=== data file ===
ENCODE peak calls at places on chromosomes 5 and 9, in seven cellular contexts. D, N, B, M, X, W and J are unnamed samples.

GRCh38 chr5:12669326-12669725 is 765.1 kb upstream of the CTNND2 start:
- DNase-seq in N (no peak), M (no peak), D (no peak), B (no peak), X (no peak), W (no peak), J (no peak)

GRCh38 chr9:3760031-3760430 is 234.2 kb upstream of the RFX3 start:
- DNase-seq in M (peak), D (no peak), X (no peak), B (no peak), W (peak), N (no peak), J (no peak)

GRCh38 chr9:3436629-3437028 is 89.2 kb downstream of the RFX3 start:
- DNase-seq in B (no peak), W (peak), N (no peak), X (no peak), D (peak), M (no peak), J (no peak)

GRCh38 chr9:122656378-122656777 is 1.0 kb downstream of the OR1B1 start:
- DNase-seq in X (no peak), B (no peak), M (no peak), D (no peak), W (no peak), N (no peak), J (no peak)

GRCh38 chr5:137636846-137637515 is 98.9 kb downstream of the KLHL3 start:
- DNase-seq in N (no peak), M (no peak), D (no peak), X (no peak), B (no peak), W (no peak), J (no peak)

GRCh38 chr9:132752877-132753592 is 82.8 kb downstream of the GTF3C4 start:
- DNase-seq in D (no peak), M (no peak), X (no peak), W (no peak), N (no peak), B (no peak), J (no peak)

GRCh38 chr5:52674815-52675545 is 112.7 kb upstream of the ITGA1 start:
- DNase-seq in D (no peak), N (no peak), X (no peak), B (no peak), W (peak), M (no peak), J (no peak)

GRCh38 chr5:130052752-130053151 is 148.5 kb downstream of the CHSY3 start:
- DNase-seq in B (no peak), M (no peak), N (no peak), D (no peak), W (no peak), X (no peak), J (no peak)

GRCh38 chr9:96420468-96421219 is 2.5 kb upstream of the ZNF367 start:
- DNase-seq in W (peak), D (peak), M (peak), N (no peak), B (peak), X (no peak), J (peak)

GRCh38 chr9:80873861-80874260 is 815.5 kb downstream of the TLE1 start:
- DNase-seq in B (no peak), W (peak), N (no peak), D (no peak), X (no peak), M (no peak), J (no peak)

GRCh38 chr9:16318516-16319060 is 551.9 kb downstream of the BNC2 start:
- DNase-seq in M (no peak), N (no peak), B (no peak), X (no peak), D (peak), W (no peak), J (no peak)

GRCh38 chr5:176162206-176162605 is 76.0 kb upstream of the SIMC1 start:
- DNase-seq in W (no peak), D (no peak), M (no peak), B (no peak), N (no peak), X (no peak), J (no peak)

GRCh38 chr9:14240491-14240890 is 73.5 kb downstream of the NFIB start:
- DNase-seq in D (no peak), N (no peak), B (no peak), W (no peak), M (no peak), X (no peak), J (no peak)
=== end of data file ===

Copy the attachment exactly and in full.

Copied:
ENCODE peak calls at places on chromosomes 5 and 9, in seven cellular contexts. D, N, B, M, X, W and J are unnamed samples.

GRCh38 chr5:12669326-12669725 is 765.1 kb upstream of the CTNND2 start:
- DNase-seq in N (no peak), M (no peak), D (no peak), B (no peak), X (no peak), W (no peak), J (no peak)

GRCh38 chr9:3760031-3760430 is 234.2 kb upstream of the RFX3 start:
- DNase-seq in M (peak), D (no peak), X (no peak), B (no peak), W (peak), N (no peak), J (no peak)

GRCh38 chr9:3436629-3437028 is 89.2 kb downstream of the RFX3 start:
- DNase-seq in B (no peak), W (peak), N (no peak), X (no peak), D (peak), M (no peak), J (no peak)

GRCh38 chr9:122656378-122656777 is 1.0 kb downstream of the OR1B1 start:
- DNase-seq in X (no peak), B (no peak), M (no peak), D (no peak), W (no peak), N (no peak), J (no peak)

GRCh38 chr5:137636846-137637515 is 98.9 kb downstream of the KLHL3 start:
- DNase-seq in N (no peak), M (no peak), D (no peak), X (no peak), B (no peak), W (no peak), J (no peak)

GRCh38 chr9:132752877-132753592 is 82.8 kb downstream of the GTF3C4 start:
- DNase-seq in D (no peak), M (no peak), X (no peak), W (no peak), N (no peak), B (no peak), J (no peak)

GRCh38 chr5:52674815-52675545 is 112.7 kb upstream of the ITGA1 start:
- DNase-seq in D (no peak), N (no peak), X (no peak), B (no peak), W (peak), M (no peak), J (no peak)

GRCh38 chr5:130052752-130053151 is 148.5 kb downstream of the CHSY3 start:
- DNase-seq in B (no peak), M (no peak), N (no peak), D (no peak), W (no peak), X (no peak), J (no peak)

GRCh38 chr9:96420468-96421219 is 2.5 kb upstream of the ZNF367 start:
- DNase-seq in W (peak), D (peak), M (peak), N (no peak), B (peak), X (no peak), J (peak)

GRCh38 chr9:80873861-80874260 is 815.5 kb downstream of the TLE1 start:
- DNase-seq in B (no peak), W (peak), N (no peak), D (no peak), X (no peak), M (no peak), J (no peak)

GRCh38 chr9:16318516-16319060 is 551.9 kb downstream of the BNC2 start:
- DNase-seq in M (no peak), N (no peak), B (no peak), X (no peak), D (peak), W (no peak), J (no peak)

GRCh38 chr5:176162206-176162605 is 76.0 kb upstream of the SIMC1 start:
- DNase-seq in W (no peak), D (no peak), M (no peak), B (no peak), N (no peak), X (no peak), J (no peak)

GRCh38 chr9:14240491-14240890 is 73.5 kb downstream of the NFIB start:
- DNase-seq in D (no peak), N (no peak), B (no peak), W (no peak), M (no peak), X (no peak), J (no peak)